Why i love this town, #12,155
KANSAS CITY, Mo. - Tom Wayne has amassed thousands of books in a warehouse
His collection ranges from best sellers, such as Tom Clancy's "The Hunt for Red October" and Tom Wolfe's "Bonfire of the Vanities," to obscure titles, like a bound report from the Fourth Pan-American Conference held in Buenos Aires in 1910. But when he wanted to thin out the collection, he found he couldn't even give away books to libraries or thrift shops; they said they were full.
So on Sunday, Wayne began burning his books in protest of what he sees as society's diminishing support for the printed word.
"This is the funeral pyre for thought in America today," Wayne told spectators outside his bookstore as he lit the first batch of books.
Durham, North Carolina
The most challenging Friends Book Sale on record—with a destructive fire less than six weeks prior and a nor’easter that blew in on closing day and stayed around to take down two tents the following morning—also exceeded previous sales records. The recovery from the fire was no small feat. Friends volunteers were buoyed, however, by the outpouring of generosity from the community, from publishing companies and, ultimately, by the hundreds of shoppers who showed up for the “not a fire sale” sale.
“There is no question, we did more sales than ever by at least $7,000,” exclaimed Jane Goodridge, Friends treasurer, who has co-chaired the group’s book sales with Carol Ann Walters for the past seven years. “Now the coffers are full again and we can keep our promises to help the library this year.”
The Friends, who annually provide thousands of dollars to the Library, have issued a challenge to match every new donation to The Campaign for the Library—Branching Out, dollar-for-dollar up to $25,000. They are also paying on a $110,000 pledge to the Foundation to support humanities programming and acquisitions. On March 6, the Friends wondered if the group would be able to keep its pledge, as volunteers watched thousands of books and hours of hard work go up in flames. The Friends’ storage shed and its most coveted—and pricey—books were a total loss after a fire that started in a waste container spread to the shed. Thousands of hardback fiction, children’s books and audiobooks collected since October were destroyed. As firefighters emptied the shed of the boxes that had been stacked floor to ceiling, Friends members who looked on counted their blessings: no one was hurt and there were almost six weeks to recover before the Spring Book Sale.
Immediate coverage by print and broadcast media galvanized a community that values and appreciates its library. The first two calls the Friends received the day after the fire set the course for recovery and success. SmartBox of Raleigh responded with portable storage units provided free of charge, and The Herald-Sun provided free advertising and served as a collection point for donations, which newspaper employees sorted, boxed and delivered. Soon, the Friends saw a new challenge take shape: an enormous wave of books to process in a very short time.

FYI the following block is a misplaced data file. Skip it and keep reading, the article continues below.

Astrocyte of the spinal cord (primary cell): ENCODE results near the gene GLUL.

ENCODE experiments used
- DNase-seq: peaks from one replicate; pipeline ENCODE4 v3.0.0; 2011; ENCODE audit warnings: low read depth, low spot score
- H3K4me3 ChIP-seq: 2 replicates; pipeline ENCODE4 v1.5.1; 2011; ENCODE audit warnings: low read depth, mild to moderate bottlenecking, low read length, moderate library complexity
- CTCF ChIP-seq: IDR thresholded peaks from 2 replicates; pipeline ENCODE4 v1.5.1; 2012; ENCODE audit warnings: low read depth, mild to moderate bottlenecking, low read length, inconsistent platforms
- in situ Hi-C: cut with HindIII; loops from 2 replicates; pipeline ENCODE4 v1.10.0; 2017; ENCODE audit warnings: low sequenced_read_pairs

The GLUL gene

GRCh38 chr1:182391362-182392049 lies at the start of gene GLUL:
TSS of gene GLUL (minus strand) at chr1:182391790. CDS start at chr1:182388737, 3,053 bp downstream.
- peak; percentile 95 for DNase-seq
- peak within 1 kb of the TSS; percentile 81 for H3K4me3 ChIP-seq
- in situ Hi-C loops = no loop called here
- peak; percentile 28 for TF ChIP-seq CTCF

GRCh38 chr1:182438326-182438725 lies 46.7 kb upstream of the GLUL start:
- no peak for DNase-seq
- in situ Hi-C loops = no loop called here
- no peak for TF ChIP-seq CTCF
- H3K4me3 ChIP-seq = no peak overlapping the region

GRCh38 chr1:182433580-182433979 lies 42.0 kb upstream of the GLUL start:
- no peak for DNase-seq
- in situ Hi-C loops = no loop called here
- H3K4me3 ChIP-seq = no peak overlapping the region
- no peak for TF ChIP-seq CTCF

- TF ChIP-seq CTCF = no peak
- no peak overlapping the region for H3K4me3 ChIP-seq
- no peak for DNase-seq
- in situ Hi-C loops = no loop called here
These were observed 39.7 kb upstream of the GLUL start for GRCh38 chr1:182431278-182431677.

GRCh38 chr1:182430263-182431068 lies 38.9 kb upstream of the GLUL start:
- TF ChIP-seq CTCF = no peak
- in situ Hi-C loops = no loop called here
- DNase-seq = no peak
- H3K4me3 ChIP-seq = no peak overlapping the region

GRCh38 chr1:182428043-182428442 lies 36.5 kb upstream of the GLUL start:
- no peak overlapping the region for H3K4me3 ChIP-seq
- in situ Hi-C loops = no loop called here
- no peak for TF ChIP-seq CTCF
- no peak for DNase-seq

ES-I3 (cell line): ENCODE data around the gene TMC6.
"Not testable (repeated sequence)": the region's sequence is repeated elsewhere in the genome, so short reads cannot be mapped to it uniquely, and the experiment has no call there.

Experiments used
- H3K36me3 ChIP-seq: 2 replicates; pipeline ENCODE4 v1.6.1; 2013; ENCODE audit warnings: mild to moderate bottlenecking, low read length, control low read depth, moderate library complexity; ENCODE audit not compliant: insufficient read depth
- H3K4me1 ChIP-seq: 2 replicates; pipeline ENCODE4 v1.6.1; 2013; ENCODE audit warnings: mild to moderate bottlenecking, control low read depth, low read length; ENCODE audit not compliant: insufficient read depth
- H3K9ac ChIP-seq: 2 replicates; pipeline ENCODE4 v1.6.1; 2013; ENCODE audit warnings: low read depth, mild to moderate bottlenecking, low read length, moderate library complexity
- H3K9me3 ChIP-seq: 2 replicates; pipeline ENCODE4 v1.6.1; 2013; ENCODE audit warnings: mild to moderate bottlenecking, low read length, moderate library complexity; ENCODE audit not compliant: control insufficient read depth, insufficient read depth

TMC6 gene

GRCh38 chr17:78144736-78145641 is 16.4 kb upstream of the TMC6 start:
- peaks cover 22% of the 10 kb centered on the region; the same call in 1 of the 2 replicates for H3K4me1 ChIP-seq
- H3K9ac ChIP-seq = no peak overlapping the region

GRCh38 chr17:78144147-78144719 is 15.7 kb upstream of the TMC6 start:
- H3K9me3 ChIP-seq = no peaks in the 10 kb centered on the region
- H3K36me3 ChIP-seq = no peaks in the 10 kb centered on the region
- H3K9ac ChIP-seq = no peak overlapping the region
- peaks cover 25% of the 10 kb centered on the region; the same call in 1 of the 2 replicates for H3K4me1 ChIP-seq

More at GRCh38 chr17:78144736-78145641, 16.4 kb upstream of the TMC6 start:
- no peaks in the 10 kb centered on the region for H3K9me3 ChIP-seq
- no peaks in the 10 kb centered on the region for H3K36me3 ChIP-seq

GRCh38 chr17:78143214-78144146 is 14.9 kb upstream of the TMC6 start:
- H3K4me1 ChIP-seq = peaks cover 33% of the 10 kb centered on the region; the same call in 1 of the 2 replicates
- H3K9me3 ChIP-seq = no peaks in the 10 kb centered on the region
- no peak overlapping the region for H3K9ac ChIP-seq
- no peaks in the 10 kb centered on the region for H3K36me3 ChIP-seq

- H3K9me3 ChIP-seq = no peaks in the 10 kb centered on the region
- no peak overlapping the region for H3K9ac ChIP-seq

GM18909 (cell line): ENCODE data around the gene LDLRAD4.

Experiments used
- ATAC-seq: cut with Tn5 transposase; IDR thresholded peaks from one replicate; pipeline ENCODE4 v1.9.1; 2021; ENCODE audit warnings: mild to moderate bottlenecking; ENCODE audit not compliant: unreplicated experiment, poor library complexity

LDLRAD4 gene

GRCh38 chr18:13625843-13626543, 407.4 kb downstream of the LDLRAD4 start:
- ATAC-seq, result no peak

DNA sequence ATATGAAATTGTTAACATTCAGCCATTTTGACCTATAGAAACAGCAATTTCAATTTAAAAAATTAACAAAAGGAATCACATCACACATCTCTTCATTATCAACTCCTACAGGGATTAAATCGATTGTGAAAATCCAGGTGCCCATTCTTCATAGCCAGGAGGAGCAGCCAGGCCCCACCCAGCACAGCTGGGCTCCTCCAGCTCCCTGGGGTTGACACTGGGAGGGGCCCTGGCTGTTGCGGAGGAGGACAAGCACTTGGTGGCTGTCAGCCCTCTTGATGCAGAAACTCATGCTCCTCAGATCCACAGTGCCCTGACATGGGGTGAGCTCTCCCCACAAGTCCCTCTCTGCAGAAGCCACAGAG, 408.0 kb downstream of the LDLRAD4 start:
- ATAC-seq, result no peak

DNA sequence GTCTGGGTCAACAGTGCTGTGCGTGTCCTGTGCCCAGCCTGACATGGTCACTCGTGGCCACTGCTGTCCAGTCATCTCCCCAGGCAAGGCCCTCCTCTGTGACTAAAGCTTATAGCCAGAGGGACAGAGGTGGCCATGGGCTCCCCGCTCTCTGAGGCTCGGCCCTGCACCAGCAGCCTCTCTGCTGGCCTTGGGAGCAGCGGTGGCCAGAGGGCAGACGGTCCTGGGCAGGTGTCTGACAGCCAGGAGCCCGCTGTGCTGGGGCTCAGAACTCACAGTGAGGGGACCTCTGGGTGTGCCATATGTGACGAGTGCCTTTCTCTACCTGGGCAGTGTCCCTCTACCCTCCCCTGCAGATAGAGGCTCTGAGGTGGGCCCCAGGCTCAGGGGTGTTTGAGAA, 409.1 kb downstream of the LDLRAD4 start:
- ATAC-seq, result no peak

Carol Ann Walters who heads up the volunteer book sorters made a promise, “We’ll be here every day until the sale to receive any books people will give us.”
Marge Nordstrom, president of the Friends, put the organization into high gear. At the group’s March 7 board meeting, she swept aside the agenda and led a strategy meeting resulting in a full slate of volunteers who tackled numerous tasks in a short time frame.
Nordstrom said, “This Board is an outstanding group of active volunteers. They are worker-bees and put on aprons to work the sale, but they are also strategic leaders for the Friends and they love the library!”
The entire Library family—staff, trustees and directors of the Durham Library Foundation—rallied behind the Friends, soliciting donations, handling inquiries, recruiting volunteer helpers and directing donors to appropriate locations. Library Trustee Allan Lang contacted publishers, who donated more than five gaylords (boxes that hold 1,000 lbs.) of new books. County departments lent support, too, including General Services, which rearranged schedules to accommodate daily pickup of refuse generated by the frenzy of book donations and sorting. The County also provided new fire extinguishers and improved lighting in the garage.
The book sorters put everything they had—heart, soul and sinew—into turning the book sale around by working every weekday morning to ensure that the sale would go on. Their hard work paid off when they set up for the April 13 opening day with more and better-quality books than ever before.
The 2007 Spring Book Sale was the hottest ever in a long, proud history of Friends book sales. The sale exceeded all others by 25 percent and, Nordstrom believes, really raised awareness of the Library and the Friends throughout the community.
“Durham’s citizens let us know—by bagloads and carloads of donations and by bagloads and carloads of purchases—that they really love their Library,” she said.